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Using ECDA for Traceable, Verifiable, Complete Data Integration

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Unpiggable lines have long been a challenge to assess due to the nature of the line. In-line inspection (ILI) has generally been considered the go-to assessment technique for its ability to collect a large amount of data with multiple tools in one run. ILI runs have their own challenges, but generally have proven to provide quality data from which operators can make informed decisions regarding the integrity of the line.

With recent changes to regulatory requirements, including the addition of “moderate consequence areas,” the amount of pipeline that is required to assess is set to increase substantially. One option for assessment is hydrotesting. This method, however, can be both cost and time prohibitive. Another option is the External Corrosion Direct Assessment or ECDA approach. This tactic does not require the operator to shut down the line and provides specific dig locations to investigate as part of the process.

ECDA Process: An Overview

External Corrosion Direct Assessment (ECDA) is one of the most widely used and accepted methodologies for performing corrosion assessments on unpiggable lines. As per NACE SP0502, the ECDA process has four distinct parts: Pre-Assessment, Indirect Inspection, Direct Examination and Post-Assessment. This article will describe areas in each phase where operators have historically been deficient and provide solutions to ensure compliance with the applicable regulations.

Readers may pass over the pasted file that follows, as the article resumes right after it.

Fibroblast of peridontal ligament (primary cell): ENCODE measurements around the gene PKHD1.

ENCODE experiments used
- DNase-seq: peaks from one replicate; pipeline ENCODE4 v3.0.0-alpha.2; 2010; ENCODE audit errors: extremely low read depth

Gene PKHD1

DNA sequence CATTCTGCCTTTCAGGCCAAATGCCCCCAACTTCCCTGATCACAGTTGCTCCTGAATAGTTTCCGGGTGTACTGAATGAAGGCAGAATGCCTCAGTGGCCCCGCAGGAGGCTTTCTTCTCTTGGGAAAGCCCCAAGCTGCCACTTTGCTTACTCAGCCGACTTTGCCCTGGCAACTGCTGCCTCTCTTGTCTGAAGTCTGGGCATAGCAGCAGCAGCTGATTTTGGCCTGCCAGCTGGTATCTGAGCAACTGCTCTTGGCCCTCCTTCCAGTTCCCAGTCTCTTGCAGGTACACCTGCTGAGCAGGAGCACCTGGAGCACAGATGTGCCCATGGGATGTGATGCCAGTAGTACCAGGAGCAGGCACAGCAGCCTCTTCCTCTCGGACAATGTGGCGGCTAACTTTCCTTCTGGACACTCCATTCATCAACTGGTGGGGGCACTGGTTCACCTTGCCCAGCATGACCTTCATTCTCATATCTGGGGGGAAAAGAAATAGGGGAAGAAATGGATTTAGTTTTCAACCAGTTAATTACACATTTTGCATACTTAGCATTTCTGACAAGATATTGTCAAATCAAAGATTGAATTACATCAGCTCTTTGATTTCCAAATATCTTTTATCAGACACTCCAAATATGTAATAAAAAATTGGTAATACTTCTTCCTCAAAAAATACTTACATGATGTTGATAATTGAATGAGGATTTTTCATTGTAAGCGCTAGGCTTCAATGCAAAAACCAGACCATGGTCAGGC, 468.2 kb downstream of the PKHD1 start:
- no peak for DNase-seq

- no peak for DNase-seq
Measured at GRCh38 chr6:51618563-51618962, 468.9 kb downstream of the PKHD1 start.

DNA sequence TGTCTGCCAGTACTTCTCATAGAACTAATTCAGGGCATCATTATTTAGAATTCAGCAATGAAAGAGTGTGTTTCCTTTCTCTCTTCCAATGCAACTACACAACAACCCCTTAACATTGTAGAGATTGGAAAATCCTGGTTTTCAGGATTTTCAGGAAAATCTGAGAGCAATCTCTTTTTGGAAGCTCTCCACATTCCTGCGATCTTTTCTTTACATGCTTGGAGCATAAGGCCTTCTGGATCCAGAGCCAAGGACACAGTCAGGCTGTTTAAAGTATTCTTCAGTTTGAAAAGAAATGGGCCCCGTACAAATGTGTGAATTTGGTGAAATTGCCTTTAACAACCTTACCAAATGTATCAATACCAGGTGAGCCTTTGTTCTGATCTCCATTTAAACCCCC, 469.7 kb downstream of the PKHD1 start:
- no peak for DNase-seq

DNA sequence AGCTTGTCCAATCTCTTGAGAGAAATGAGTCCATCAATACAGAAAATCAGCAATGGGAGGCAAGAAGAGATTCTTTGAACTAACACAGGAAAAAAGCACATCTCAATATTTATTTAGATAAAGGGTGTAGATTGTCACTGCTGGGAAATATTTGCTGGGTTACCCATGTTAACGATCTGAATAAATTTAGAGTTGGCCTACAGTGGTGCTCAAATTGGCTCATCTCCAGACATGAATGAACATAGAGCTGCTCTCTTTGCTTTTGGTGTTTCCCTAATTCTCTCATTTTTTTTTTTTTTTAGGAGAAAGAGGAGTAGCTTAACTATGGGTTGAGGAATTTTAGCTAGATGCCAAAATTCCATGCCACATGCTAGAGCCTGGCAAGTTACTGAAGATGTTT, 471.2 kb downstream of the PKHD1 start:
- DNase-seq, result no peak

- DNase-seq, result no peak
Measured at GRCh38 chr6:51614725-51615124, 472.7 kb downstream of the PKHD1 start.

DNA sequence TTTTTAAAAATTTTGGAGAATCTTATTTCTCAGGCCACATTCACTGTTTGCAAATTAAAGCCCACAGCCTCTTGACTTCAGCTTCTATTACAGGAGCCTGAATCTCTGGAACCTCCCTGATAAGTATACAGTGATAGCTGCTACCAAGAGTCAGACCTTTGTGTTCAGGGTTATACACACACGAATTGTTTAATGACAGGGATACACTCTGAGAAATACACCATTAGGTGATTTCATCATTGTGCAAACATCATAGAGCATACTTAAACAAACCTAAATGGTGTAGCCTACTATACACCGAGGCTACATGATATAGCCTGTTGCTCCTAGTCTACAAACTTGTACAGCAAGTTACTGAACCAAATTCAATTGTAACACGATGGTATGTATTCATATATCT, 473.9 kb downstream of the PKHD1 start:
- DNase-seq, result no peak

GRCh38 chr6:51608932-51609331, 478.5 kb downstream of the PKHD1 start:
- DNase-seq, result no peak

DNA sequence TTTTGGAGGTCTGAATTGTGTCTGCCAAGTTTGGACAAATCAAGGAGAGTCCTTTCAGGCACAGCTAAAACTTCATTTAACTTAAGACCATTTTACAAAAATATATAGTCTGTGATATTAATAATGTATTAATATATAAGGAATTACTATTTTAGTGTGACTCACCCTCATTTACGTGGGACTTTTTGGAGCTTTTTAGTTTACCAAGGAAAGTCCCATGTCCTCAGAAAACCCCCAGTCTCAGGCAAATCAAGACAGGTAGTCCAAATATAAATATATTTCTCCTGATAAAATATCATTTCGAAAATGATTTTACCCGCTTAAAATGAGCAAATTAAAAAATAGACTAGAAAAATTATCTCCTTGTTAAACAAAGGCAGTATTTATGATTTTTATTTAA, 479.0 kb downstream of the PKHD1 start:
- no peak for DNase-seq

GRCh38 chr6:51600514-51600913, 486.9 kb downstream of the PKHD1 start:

The ECDA process is one of the few standards that is incorporated by reference in the regulations regarding corrosion control. Operators who choose to use the ECDA process should ensure that the procedure is adopted in as complete a manner as possible, making sure to follow specific portions referenced in code as prescribed in the NACE standard. To strengthen compliance, operators should use NACE SP0502 and ASME B31.8S (for gas pipelines only) as guidance for the development of ECDA procedures and protocols.

The ECDA process, like all procedures, must be documented in full within an operator’s operations and maintenance plan. Operators should identify each phase of the process clearly and include a corresponding record of the decision-making process to substantiate each decision.

The following items are the leading factors for violations related to an ECDA process:

  1. Lack of documented procedures.
  2. Incomplete procedures.
  3. Failure to include ECDA in the decision-making matrix for Integrity Management (IM) assessments.
  4. Failure to follow all parts of the ECDA process as defined in NACE SP0502.

Historically, lack of procedures and incomplete procedures have been the primary causes of violations issued by the state or federal inspectors.

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Operators not following NACE and other guidelines, or operators only performing the indirect inspection portion and calling it an ECDA assessment are often the source of these issues. Having some form of in-house procedures that document the process for performing an ECDA, and ensuring those procedures include all four required steps, is critical. Due to the standard being incorporated by reference, this is a mandatory function of any ECDA procedure.

Following is a summary of each of the four phases of the ECDA process, common areas of non- compliance and recommendations for compliance solutions for each phase.

ECDA can be a powerful tool

ECDA can be a powerful tool for pipelines unable to be assessed by other means, so long as it is performed accurately, by qualified personnel following a validated procedure. The process will help operators adhere to the PHMSA mantra of “traceable, verifiable, complete.”

Phase 1: Pre-Assessment